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RE: HTTP Asynchronous Client Notifications (draft paper)

From: Collier, Timothy R <timothy.r.collier@intel.com>
Date: Fri, 18 May 2001 09:45:54 -0700
Message-ID: <51C0AF25889FD211AC3F00A0C984090D08427533@orsmsx50.jf.intel.com>
To: "'Mike Dierken'" <mike@DataChannel.com>, "'Frank DeRose'" <frankd@tibco.com>, xml-dist-app@w3.org
True multicast is based on UDP and does not ack the packets.  A multicast
scheme implemented on top of http/TCP would ack and would have "implosion".
 
    Tim
 

-----Original Message-----
From: Mike Dierken [mailto:mike@DataChannel.com]
Sent: Friday, May 18, 2001 9:05 AM
To: 'Frank DeRose'; eamon.otuathail@clipcode.com; xml-dist-app@w3.org
Subject: RE: HTTP Asynchronous Client Notifications (draft paper)



Do multicast transports inherently suffer from ACK implosion? (every client
does a low level acknowledgement at the exact same time).

What strategies are used to avoid this? 
Can intermediaries mitigate ACK implosion? And if so can they also help
build a multi-hop fan-out approach, which might reduce the resource load on
an individual machine? Then it becomes a cost reduction exercise & using
zero-price software (HTTP, etc) and low-price hardware might be a viable
strategy - especially when the potential network of receivers is as large as
the Web.

Mike 

> -----Original Message----- 
> From: Frank DeRose [ mailto:frankd@tibco.com <mailto:frankd@tibco.com> ] 
> Sent: Friday, May 04, 2001 6:53 PM 
> To: eamon.otuathail@clipcode.com; xml-dist-app@w3.org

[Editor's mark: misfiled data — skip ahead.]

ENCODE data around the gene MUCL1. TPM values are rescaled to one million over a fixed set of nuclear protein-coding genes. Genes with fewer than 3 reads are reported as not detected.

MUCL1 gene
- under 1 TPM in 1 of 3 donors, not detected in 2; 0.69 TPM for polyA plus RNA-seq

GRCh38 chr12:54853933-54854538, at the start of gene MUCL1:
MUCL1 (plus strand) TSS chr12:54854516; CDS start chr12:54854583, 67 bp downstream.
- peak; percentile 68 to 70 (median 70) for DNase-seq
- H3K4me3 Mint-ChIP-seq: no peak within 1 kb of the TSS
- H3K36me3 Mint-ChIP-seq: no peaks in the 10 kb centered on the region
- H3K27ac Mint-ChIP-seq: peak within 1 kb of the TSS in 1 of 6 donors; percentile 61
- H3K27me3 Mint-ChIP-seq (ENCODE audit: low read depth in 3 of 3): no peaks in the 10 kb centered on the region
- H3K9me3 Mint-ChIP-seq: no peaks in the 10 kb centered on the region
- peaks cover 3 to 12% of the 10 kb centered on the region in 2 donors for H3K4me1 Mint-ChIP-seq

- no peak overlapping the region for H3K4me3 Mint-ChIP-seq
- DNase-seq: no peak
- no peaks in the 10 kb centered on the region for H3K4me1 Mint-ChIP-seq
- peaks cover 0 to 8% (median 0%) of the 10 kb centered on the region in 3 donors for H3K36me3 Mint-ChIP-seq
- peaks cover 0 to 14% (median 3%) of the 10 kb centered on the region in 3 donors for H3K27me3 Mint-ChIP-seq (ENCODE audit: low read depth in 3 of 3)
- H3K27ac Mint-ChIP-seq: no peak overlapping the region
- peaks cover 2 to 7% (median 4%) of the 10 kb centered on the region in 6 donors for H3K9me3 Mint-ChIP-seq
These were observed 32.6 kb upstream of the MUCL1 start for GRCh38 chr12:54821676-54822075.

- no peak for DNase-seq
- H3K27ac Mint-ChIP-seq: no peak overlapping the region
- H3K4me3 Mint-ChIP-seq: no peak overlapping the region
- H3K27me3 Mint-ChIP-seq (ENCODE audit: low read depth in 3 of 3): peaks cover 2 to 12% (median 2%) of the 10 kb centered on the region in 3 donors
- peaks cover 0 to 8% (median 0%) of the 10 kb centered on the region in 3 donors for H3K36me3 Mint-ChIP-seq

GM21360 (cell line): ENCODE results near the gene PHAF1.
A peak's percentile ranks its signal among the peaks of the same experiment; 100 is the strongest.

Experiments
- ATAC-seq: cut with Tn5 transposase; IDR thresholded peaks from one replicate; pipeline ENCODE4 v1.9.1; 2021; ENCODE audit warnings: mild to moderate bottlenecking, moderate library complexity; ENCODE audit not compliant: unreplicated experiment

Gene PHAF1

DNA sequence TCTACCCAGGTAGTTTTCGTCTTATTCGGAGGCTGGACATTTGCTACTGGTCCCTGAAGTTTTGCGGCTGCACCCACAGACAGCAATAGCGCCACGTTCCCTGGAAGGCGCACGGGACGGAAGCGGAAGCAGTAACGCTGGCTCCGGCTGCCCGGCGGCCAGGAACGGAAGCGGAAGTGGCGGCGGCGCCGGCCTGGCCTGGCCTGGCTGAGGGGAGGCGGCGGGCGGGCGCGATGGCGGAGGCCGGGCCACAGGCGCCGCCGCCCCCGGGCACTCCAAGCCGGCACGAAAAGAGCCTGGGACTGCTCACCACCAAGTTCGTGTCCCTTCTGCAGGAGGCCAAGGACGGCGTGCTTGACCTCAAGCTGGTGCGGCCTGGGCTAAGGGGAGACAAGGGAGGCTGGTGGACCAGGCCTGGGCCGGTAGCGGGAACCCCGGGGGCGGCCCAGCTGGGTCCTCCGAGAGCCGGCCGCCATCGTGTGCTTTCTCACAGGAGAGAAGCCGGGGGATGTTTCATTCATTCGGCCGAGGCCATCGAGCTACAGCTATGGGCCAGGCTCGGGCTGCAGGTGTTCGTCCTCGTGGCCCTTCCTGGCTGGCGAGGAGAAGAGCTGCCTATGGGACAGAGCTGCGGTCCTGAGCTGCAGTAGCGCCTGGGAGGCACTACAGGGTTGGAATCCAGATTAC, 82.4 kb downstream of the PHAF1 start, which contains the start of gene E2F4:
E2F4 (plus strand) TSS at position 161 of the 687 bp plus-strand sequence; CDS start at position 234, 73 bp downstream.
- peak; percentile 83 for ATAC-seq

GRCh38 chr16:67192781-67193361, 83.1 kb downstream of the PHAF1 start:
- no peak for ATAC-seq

> Subject: RE: HTTP Asynchronous Client Notifications (draft paper) 
> 
> 
> IMHO, building event notification on top of HTTP is a really bad idea. 
> 
> Think about the implications of using Technique 3 in your paper 
> (Delay-until-event, "never-ending-request") to do 
> publish/subscribe with 
> wide fanout (1 publisher -> n subscribers, where n is very large). 
> 
> HTTP (or rather, TCP, the usual underlying transport) is a 
> connection-oriented, point-to-point protocol. 
> 
> So, first of all, you will consume resources just keeping the 
> connections 
> open; as you noted in your paper, long-lived connections can 
> get terminated 
> after an appropriate interval, so they will constantly need to get 
> reestablished (by whom?), with all the attendant round-trips. 
> 
> Secondly, every time a publisher publishes a message, it will 
> have have to 
> multiplex it into n point-to-point messages. 
> 
> In this scenario, the network is quickly overwhelmed. 
> 
> The right way to deliver events is through a multicast 
> transport. Of course, 
> picking the right multicast transport and turning it into a 
> standard that is 
> widely accepted, satisfies all security considerations, and 
> has support in 
> standard software components (like browsers) is a major political 
> undertaking. But, paying the price up front is vastly 
> preferable to trying 
> to graft event notification onto HTTP. 
> 
> Frank DeRose 
> TIBCO Software Inc. 
> 3165 Porter Dr 
> Palo Alto, CA 94303 
> 650-846-5570 (vox) 
> 650-846-1267 (fax) 
> frankd@tibco.com 
> www.tibco.com 
> 
Received on Friday, 18 May 2001 12:46:42 GMT

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